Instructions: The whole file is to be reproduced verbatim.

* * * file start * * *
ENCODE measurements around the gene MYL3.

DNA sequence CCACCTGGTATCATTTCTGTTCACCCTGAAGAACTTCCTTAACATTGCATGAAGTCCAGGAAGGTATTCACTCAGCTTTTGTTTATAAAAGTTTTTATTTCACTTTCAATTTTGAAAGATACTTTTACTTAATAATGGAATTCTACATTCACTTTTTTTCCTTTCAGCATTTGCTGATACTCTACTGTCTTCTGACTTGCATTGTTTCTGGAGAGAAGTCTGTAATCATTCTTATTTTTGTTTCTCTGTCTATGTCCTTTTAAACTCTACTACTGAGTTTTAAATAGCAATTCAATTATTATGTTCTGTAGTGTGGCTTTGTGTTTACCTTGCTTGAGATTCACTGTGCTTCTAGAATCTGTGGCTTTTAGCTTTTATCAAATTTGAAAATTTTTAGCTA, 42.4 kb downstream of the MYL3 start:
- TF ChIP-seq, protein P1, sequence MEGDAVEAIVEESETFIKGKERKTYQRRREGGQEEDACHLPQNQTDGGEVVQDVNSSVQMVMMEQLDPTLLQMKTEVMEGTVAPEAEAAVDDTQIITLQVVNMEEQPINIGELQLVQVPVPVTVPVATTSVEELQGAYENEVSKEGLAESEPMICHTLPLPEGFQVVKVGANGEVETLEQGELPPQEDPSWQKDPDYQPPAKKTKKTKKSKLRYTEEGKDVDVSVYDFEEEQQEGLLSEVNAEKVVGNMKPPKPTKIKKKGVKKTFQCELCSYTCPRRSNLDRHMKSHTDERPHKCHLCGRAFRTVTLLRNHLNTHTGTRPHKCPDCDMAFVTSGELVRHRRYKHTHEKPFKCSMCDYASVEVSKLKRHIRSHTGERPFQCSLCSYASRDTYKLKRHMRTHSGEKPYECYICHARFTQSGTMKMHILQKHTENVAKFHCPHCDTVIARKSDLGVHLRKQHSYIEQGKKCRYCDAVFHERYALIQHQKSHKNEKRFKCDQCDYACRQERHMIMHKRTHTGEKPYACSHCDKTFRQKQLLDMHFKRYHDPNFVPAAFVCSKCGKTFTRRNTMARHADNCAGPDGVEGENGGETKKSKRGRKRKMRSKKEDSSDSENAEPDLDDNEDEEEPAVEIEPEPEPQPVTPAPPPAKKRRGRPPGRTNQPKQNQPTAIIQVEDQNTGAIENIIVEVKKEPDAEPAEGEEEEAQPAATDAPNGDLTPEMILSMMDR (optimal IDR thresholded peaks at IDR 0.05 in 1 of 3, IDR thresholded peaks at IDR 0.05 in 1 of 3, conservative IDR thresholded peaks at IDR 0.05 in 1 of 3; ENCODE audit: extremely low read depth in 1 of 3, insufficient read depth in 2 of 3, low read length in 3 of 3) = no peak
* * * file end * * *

ENCODE measurements around the gene MYL3.

DNA sequence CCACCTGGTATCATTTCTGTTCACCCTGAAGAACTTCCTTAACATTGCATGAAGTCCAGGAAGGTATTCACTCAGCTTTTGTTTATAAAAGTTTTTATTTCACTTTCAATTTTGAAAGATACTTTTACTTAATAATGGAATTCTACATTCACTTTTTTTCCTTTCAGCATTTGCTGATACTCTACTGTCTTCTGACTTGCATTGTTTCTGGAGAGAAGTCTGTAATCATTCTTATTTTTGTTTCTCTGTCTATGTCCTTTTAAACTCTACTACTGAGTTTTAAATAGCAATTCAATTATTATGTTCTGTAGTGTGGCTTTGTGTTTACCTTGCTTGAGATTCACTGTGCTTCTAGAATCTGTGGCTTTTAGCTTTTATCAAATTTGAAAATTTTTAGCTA, 42.4 kb downstream of the MYL3 start:
- TF ChIP-seq, protein P1, sequence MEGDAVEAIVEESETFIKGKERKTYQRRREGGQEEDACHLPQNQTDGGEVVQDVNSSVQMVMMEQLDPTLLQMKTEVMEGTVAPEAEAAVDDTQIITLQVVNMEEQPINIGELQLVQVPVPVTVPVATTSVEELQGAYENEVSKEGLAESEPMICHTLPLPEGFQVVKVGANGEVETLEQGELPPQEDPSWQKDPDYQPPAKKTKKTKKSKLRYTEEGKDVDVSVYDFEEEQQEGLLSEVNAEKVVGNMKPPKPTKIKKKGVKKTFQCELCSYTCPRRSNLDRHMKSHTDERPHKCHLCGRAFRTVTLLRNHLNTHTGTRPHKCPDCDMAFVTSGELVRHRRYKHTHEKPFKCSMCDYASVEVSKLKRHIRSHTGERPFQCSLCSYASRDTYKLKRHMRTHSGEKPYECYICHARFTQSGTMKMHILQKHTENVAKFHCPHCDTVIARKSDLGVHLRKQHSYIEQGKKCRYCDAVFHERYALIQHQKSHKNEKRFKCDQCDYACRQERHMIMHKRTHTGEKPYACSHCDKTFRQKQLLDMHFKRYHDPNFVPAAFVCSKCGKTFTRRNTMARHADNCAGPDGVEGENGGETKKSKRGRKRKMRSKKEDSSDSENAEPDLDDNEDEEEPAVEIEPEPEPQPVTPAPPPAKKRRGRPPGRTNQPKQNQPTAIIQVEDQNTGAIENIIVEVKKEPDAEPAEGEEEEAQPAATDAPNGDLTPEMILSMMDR (optimal IDR thresholded peaks at IDR 0.05 in 1 of 3, IDR thresholded peaks at IDR 0.05 in 1 of 3, conservative IDR thresholded peaks at IDR 0.05 in 1 of 3; ENCODE audit: extremely low read depth in 1 of 3, insufficient read depth in 2 of 3, low read length in 3 of 3) = no peak